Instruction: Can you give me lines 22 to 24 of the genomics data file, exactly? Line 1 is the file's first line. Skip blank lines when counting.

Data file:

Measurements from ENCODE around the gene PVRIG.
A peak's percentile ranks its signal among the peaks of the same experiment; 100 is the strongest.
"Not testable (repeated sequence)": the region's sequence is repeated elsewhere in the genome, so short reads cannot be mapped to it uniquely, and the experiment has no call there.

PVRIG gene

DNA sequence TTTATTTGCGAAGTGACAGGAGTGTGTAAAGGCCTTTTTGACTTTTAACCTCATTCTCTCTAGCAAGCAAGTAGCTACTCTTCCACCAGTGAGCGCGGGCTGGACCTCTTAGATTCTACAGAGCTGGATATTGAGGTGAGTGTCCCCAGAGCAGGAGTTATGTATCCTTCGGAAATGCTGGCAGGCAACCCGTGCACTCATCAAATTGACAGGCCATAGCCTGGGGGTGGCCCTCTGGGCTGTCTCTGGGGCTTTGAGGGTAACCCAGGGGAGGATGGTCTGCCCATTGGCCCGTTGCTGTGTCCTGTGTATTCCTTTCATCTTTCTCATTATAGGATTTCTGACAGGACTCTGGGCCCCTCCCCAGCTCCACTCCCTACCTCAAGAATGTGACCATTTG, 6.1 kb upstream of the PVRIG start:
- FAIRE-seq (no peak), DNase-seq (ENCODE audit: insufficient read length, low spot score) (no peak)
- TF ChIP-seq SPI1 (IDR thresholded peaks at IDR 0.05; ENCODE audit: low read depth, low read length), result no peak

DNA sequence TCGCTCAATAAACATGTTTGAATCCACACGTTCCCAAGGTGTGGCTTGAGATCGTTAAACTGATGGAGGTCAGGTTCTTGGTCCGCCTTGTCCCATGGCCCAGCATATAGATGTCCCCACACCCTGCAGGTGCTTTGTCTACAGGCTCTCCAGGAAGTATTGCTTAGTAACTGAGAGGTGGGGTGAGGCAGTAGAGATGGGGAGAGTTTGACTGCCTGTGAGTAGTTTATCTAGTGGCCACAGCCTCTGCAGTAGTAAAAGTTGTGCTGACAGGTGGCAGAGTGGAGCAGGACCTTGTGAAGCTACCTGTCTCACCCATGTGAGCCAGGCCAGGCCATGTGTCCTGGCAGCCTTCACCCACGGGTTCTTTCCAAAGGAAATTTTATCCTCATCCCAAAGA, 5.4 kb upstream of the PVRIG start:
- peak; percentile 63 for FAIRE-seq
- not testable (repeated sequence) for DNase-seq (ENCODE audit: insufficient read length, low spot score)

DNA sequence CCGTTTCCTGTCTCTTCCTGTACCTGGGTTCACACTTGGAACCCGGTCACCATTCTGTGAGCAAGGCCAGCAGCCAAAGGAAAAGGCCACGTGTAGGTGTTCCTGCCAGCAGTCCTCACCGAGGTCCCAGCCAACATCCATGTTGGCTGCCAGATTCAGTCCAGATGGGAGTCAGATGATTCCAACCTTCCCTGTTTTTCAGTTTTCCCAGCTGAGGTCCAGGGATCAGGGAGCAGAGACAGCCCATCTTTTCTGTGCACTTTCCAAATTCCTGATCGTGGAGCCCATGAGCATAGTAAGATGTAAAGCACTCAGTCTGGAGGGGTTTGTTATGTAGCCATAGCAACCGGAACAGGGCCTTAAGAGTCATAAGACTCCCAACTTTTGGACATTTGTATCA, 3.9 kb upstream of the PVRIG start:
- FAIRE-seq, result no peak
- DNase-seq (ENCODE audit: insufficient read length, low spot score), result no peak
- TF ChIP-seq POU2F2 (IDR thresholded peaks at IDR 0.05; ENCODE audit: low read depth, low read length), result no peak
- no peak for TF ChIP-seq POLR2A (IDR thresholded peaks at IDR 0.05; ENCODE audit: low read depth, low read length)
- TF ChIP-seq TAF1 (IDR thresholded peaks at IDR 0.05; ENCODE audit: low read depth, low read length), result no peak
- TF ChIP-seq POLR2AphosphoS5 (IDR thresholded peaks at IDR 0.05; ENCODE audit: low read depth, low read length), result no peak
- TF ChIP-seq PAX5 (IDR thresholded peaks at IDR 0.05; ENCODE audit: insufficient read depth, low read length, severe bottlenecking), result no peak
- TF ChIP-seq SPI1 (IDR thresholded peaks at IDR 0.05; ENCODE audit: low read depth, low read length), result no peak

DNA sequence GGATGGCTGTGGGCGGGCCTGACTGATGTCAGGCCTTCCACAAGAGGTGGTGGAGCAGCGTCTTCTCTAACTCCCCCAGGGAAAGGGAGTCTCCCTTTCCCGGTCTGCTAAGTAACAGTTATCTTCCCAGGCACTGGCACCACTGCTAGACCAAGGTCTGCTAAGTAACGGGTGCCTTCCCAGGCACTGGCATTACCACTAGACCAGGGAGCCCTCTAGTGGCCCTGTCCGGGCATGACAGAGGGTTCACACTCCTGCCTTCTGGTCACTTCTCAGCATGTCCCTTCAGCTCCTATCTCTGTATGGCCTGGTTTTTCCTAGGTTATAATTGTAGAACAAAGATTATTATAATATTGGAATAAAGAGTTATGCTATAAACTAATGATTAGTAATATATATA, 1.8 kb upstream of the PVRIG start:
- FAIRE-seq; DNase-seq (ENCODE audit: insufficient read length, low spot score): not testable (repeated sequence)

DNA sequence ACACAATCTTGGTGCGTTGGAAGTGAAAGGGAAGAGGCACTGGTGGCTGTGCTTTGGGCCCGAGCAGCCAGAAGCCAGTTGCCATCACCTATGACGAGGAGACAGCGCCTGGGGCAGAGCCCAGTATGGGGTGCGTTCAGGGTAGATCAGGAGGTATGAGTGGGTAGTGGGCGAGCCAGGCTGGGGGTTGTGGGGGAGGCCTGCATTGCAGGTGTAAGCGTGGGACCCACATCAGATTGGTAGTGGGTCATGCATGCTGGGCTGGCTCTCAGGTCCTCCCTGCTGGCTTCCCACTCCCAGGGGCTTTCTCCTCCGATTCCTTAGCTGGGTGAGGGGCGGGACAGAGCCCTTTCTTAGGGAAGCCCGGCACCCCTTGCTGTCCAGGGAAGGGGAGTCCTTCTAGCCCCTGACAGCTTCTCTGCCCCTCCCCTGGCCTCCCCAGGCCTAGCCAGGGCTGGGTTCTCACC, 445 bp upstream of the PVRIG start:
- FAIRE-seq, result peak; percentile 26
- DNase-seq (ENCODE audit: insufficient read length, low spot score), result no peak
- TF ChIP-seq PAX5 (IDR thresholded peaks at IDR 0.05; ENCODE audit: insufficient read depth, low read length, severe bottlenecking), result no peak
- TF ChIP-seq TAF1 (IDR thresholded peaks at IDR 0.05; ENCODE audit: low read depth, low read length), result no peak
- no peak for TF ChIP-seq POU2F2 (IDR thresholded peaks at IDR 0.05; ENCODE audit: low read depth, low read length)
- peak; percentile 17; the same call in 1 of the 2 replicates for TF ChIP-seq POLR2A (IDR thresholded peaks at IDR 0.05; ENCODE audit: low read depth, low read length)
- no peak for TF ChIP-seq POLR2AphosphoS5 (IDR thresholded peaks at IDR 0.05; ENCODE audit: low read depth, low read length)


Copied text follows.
DNA sequence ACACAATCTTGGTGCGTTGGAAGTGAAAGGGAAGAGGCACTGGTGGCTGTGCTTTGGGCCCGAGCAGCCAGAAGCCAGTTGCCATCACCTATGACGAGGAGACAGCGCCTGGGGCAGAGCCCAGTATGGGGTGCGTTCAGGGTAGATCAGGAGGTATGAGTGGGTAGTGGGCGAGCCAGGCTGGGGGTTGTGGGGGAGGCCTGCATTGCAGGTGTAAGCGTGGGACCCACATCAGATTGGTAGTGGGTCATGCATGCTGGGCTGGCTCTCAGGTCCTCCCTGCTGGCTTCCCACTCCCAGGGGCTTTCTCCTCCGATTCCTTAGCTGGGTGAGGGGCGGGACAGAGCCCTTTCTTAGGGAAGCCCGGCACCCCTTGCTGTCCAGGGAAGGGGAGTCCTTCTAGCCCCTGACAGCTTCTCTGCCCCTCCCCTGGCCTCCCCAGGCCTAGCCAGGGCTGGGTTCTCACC, 445 bp upstream of the PVRIG start:
- FAIRE-seq, result peak; percentile 26
- DNase-seq (ENCODE audit: insufficient read length, low spot score), result no peak